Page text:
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Fluorescence lifetime measurement in central artery occlusion

Poster Details

First Author: C.Dysli SWITZERLAND

Co Author(s):    S. Wolf   M.S. Zinkernagel               0   0 0   0 0   0 0   0 0

Abstract Details


Fluorescence Lifetime Imaging Ophthalmoscopy (FLIO) is used more recently for non invasive in vivo measurement of lifetimes of natural retinal fluorophores upon laser excitation. Fluorescence lifetimes are dependent of the metabolic environment such as the oxygenation level and the pH concentration. Therefore we aim to characterize fluorescence lifetimes of the retina after central artery occlusion.


This study was conducted at the department of ophthalmology at the University Hospital of Bern.


A Spectralis ® FLIO system (Fluorescence Lifetime Imaging Ophthalmoscope; Heidelberg Engineering, Germany) was used for fluorescence lifetime measurement of the ocular fundus. Fluorescence was excited using a picosecond laser at 473 nm wavelength. Decay times were measured in a short (498–560 nm) and in a long (560–720 nm) spectral channel. FLIO was performed in eyes after central retinal artery occlusion (CRAO) and compared to the contra lateral healthy eyes. Mean lifetimes were averaged within ETDRS grid areas (center, inner ring, outer ring).


In the short spectral channel, mean fluorescence lifetime values in the central area of the ETDRS grid were 296 ± 65 picoseconds (ps) (mean ± standard error of the mean) in eyes after CRAO and 231 ± 26 ps in the healthy control eyes (p=0.01). In the inner ETDRS ring, mean lifetimes were 455 ± 61 ps after CRAO and 323 ± 23 ps in control eyes (p=0.0006). In the long spectral channel, mean lifetimes in the central area were 357 ± 27 ps after CRAO and 341 ± 21ps in the control eyes (p=0.0006). In the inner ETDRS ring, mean lifetimes were 429 ± 26 ps after CRAO and 379 ± 22 ps in control eyes (p=0.0001).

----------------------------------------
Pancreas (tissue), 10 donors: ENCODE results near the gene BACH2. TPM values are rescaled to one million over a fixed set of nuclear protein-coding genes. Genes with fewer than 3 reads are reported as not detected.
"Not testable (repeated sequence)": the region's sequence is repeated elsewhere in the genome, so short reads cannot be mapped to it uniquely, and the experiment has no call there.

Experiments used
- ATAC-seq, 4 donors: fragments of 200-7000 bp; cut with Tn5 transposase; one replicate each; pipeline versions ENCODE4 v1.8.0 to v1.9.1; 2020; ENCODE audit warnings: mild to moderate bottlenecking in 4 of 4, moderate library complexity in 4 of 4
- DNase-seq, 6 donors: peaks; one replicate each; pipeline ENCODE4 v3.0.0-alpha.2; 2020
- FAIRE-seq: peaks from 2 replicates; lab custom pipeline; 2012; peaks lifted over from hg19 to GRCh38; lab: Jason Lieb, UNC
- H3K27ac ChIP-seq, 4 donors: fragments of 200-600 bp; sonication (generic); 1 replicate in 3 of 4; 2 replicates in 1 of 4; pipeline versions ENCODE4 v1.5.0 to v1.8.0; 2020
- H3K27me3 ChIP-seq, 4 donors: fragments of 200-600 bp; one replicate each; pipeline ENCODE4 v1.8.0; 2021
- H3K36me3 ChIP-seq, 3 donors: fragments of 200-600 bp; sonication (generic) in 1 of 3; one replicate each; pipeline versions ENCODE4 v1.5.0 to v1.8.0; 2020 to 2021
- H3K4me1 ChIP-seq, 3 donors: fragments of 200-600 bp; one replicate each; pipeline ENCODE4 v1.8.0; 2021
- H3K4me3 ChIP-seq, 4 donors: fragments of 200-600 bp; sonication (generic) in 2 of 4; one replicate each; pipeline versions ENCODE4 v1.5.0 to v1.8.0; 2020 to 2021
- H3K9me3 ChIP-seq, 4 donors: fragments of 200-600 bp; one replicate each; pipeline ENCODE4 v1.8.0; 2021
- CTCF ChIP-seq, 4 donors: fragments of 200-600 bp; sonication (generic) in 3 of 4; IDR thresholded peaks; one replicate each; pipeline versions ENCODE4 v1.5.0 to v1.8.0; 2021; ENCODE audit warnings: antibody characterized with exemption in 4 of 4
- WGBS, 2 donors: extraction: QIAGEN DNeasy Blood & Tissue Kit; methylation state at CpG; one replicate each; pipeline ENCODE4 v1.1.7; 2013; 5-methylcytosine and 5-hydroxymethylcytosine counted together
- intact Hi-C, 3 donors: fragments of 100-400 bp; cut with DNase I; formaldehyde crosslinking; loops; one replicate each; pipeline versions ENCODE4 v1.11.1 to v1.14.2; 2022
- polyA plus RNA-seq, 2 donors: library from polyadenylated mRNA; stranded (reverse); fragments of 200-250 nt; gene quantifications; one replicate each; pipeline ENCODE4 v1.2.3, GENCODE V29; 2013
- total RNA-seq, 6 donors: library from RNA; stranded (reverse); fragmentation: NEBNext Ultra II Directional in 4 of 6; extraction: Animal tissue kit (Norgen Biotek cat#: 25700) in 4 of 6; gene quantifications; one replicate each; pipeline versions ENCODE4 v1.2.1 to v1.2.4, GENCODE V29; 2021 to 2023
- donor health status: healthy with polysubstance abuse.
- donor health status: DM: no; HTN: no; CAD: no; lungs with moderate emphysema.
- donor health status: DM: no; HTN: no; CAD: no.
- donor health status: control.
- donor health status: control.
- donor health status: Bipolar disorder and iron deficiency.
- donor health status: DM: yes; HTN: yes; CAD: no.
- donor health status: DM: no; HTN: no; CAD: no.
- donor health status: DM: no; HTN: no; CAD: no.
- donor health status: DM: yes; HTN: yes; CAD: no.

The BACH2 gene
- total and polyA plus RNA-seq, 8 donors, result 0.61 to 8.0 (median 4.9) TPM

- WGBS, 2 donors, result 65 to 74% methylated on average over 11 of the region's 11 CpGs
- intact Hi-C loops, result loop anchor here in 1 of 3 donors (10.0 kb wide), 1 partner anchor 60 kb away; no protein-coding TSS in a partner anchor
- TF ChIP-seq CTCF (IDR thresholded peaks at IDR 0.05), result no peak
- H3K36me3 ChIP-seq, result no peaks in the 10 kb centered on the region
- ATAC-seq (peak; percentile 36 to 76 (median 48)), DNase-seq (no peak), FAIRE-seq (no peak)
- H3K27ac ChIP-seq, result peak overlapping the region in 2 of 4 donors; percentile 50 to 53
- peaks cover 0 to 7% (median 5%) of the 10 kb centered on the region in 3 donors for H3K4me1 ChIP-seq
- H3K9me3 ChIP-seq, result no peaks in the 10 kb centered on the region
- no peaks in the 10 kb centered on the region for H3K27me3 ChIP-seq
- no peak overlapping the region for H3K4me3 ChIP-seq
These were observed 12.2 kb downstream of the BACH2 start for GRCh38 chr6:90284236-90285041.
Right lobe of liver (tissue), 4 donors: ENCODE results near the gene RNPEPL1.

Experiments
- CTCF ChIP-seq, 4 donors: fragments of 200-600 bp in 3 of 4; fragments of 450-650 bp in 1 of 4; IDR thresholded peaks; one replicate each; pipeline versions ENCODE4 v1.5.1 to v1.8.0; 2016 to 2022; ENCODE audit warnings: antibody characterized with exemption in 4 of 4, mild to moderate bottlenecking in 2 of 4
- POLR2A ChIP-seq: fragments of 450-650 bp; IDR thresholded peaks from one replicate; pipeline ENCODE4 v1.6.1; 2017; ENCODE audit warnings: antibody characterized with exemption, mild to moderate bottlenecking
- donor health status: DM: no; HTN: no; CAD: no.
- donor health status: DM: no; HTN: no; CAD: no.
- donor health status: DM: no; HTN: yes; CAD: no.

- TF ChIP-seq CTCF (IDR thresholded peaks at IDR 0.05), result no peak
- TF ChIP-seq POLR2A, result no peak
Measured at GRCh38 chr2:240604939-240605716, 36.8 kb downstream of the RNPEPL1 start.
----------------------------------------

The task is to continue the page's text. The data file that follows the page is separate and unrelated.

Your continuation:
Central retinal artery occlusion led to disease associated changes in fluorescence lifetimes of retinal fluorophores. Significantly longer lifetimes were observed in all ETDRS areas, potentially caused by altered cellular metabolism after retinal ischemia. In future, fluorescence lifetime measurement might be used for diagnostic purpose, disease and therapy monitoring, and might even have prognostic value.

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